The presence of the .reahlproject file in a directory alerts the reahl script (a tool used while in development) that the directory contains the source code of a Reahl component. The contents of .reahlproject is XML which, in its most basic form, merely lists the other components that this one depends on. The following example contains a list of all the Reahl components needed for a basic web application (go ahead and copy this into your .reahlproject):

<project type="egg">
  <deps purpose="run">
    <egg name="reahl-component"/>
    <egg name="reahl-web"/>
    <egg name="reahl-sqlalchemysupport"/>
    <egg name="reahl-web-declarative"/>

Prepare the component for development

Before you can do anything with a new component, you need to register it with your development environment. This is done by executing the following from within the newly created hello directory:

reahl setup -- develop -N

Programmers familiar with Python Eggs would immediately recognise that this is equivalent to what you’d do for a Python Egg with a python develop -N: the Reahl component infrastructure is really just a thin layer built upon Python eggs and the Python distribute package.

When using Python Eggs, a programmer usually creates a file called in the root directory of a new Python Egg. This file contains a bit of Python code and information about the Egg. It is usually executed via Python as a command line program which can perform a number of special operations on a Python Egg.

In Reahl, has been replaced by .reahlproject and the reahl script. The actual (and more complicated) will be generated from the information in .reahlproject. That just means a less complicated file and more functionality. However, any Reahl component is still a Python Egg, and as with all Eggs, it should be prepared for use in a development environment.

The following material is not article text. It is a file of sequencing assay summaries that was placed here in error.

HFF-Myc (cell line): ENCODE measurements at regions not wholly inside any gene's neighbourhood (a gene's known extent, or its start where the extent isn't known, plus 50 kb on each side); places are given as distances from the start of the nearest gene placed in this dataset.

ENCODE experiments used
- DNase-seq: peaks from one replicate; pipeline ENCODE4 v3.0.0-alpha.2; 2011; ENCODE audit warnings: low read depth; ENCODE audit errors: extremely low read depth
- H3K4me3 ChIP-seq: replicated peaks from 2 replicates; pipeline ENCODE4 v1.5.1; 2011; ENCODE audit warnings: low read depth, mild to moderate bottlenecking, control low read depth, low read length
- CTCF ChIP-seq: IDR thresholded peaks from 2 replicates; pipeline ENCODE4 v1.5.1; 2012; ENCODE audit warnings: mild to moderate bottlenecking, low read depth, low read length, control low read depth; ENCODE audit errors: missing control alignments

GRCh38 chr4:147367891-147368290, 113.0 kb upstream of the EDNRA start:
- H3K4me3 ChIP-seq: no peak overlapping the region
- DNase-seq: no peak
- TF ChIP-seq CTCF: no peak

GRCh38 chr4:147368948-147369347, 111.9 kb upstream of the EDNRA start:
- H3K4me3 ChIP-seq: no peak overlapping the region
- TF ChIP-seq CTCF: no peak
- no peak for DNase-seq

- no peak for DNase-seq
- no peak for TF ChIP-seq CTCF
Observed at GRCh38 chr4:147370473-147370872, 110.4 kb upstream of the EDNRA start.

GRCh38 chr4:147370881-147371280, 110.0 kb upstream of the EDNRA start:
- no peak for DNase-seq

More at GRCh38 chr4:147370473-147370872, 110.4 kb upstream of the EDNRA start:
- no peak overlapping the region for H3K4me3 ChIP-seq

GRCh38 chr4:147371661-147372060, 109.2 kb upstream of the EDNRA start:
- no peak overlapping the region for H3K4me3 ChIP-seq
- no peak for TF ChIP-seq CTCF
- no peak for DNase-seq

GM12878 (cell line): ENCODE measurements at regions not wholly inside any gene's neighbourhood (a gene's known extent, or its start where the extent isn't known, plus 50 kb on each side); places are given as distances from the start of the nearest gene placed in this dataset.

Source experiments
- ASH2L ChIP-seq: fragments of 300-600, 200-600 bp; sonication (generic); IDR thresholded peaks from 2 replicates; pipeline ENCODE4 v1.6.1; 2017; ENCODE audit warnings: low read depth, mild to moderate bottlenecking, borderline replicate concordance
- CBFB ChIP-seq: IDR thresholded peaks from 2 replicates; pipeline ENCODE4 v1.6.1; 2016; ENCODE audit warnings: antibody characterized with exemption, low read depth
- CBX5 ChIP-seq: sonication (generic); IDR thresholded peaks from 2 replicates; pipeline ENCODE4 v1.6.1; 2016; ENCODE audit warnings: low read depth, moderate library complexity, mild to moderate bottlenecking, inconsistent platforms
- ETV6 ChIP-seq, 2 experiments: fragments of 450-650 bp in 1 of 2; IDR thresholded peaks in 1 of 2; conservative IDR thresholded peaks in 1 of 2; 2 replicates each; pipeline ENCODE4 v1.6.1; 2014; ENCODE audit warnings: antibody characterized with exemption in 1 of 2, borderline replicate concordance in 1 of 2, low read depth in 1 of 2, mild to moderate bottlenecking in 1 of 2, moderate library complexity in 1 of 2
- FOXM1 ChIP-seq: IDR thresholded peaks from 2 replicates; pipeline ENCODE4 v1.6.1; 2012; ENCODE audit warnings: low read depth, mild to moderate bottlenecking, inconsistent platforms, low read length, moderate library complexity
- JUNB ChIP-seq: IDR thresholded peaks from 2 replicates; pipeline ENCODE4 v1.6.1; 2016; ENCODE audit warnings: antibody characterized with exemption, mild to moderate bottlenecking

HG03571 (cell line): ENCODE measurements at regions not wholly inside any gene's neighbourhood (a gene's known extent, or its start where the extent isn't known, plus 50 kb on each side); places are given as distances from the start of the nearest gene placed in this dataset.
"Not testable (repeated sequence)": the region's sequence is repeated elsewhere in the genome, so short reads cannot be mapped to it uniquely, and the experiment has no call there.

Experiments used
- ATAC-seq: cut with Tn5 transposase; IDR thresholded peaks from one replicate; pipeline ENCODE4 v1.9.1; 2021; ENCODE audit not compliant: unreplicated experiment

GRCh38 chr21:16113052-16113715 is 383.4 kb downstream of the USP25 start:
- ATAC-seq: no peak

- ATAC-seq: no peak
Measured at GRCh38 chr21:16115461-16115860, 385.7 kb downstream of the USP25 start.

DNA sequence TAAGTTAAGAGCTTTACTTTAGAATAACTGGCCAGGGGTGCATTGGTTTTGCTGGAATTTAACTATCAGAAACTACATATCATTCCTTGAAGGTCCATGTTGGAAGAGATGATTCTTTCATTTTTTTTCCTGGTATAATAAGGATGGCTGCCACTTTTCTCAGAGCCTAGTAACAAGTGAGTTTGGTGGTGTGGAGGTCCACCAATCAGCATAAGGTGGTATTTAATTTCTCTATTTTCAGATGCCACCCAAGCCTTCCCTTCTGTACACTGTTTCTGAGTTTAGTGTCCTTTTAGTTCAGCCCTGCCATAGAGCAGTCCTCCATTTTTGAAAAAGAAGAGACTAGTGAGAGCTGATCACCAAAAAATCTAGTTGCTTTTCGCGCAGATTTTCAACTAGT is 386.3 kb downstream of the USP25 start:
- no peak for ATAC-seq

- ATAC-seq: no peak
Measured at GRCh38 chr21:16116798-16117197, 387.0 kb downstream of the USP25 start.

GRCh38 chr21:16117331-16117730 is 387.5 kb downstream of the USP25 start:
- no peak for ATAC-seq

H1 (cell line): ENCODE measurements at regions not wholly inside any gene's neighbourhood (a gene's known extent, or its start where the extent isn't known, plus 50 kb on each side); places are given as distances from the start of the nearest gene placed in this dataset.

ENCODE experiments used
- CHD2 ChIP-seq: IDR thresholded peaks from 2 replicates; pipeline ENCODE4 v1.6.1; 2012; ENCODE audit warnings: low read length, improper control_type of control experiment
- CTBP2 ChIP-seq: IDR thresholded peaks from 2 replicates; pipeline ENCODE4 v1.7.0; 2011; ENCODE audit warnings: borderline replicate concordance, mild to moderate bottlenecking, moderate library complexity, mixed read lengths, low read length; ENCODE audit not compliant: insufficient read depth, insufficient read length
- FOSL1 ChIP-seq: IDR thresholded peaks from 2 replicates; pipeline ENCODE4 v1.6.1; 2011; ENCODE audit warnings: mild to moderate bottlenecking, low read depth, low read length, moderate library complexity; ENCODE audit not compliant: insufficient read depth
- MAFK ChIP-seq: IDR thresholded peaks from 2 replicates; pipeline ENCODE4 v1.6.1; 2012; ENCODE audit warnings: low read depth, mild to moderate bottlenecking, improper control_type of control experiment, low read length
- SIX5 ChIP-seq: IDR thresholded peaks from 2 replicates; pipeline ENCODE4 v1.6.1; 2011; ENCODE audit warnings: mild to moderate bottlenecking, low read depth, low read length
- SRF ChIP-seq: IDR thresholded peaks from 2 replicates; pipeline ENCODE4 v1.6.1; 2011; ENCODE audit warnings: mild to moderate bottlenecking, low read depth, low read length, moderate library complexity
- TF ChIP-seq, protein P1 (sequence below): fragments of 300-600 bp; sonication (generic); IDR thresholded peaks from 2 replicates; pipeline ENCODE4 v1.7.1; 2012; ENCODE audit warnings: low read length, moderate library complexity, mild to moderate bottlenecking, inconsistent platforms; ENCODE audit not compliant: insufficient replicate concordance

The reahl setup command runs normal functionality, passing the parameters following after the “--” on to


The next step is to give some basic configuration for the application, after which you need to initialise the application database.

The configuration for a Reahl program is split into different files located in the configuration directory you created earlier. To see what configuration is missing, use the reahl-control script from within your hello directory, like this:

reahl-control listconfig --missing --files --info etc

Executing this command shows the configuration settings missing from the etc directory, and states in which file each setting should be set (and also what each setting means):

Listing config for ./etc